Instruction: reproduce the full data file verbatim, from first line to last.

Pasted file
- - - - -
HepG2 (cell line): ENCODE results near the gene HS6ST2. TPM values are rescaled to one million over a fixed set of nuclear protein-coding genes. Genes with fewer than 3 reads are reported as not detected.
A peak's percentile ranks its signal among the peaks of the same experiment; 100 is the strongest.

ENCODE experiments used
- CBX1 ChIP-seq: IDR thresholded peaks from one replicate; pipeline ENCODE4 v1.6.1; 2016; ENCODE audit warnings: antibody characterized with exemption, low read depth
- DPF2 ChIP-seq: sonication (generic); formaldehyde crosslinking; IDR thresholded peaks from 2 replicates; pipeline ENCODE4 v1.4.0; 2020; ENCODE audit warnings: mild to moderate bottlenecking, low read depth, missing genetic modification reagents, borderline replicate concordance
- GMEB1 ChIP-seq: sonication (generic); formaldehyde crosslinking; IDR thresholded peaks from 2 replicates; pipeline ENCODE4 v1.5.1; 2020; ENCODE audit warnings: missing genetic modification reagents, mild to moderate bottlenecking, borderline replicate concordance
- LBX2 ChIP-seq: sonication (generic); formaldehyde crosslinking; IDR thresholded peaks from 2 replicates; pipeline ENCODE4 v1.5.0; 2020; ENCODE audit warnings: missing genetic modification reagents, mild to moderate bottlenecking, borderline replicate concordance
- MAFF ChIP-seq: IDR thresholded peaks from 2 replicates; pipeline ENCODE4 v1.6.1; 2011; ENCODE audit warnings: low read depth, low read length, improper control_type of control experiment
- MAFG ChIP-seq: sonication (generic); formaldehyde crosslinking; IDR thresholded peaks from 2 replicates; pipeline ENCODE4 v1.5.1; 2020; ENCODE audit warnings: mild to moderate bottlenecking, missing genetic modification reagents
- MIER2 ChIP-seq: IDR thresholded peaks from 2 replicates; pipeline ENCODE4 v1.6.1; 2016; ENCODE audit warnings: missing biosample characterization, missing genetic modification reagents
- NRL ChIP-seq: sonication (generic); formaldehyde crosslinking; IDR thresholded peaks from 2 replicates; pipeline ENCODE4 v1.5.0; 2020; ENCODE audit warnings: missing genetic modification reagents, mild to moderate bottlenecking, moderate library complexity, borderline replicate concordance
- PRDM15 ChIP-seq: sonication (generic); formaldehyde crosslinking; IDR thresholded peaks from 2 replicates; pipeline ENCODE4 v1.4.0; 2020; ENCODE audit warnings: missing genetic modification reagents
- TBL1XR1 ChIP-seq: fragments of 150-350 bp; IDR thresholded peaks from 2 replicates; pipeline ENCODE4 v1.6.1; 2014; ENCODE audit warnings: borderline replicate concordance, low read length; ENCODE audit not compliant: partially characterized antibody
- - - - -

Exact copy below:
HepG2 (cell line): ENCODE results near the gene HS6ST2. TPM values are rescaled to one million over a fixed set of nuclear protein-coding genes. Genes with fewer than 3 reads are reported as not detected.
A peak's percentile ranks its signal among the peaks of the same experiment; 100 is the strongest.

ENCODE experiments used
- CBX1 ChIP-seq: IDR thresholded peaks from one replicate; pipeline ENCODE4 v1.6.1; 2016; ENCODE audit warnings: antibody characterized with exemption, low read depth
- DPF2 ChIP-seq: sonication (generic); formaldehyde crosslinking; IDR thresholded peaks from 2 replicates; pipeline ENCODE4 v1.4.0; 2020; ENCODE audit warnings: mild to moderate bottlenecking, low read depth, missing genetic modification reagents, borderline replicate concordance
- GMEB1 ChIP-seq: sonication (generic); formaldehyde crosslinking; IDR thresholded peaks from 2 replicates; pipeline ENCODE4 v1.5.1; 2020; ENCODE audit warnings: missing genetic modification reagents, mild to moderate bottlenecking, borderline replicate concordance
- LBX2 ChIP-seq: sonication (generic); formaldehyde crosslinking; IDR thresholded peaks from 2 replicates; pipeline ENCODE4 v1.5.0; 2020; ENCODE audit warnings: missing genetic modification reagents, mild to moderate bottlenecking, borderline replicate concordance
- MAFF ChIP-seq: IDR thresholded peaks from 2 replicates; pipeline ENCODE4 v1.6.1; 2011; ENCODE audit warnings: low read depth, low read length, improper control_type of control experiment
- MAFG ChIP-seq: sonication (generic); formaldehyde crosslinking; IDR thresholded peaks from 2 replicates; pipeline ENCODE4 v1.5.1; 2020; ENCODE audit warnings: mild to moderate bottlenecking, missing genetic modification reagents
- MIER2 ChIP-seq: IDR thresholded peaks from 2 replicates; pipeline ENCODE4 v1.6.1; 2016; ENCODE audit warnings: missing biosample characterization, missing genetic modification reagents
- NRL ChIP-seq: sonication (generic); formaldehyde crosslinking; IDR thresholded peaks from 2 replicates; pipeline ENCODE4 v1.5.0; 2020; ENCODE audit warnings: missing genetic modification reagents, mild to moderate bottlenecking, moderate library complexity, borderline replicate concordance
- PRDM15 ChIP-seq: sonication (generic); formaldehyde crosslinking; IDR thresholded peaks from 2 replicates; pipeline ENCODE4 v1.4.0; 2020; ENCODE audit warnings: missing genetic modification reagents
- TBL1XR1 ChIP-seq: fragments of 150-350 bp; IDR thresholded peaks from 2 replicates; pipeline ENCODE4 v1.6.1; 2014; ENCODE audit warnings: borderline replicate concordance, low read length; ENCODE audit not compliant: partially characterized antibody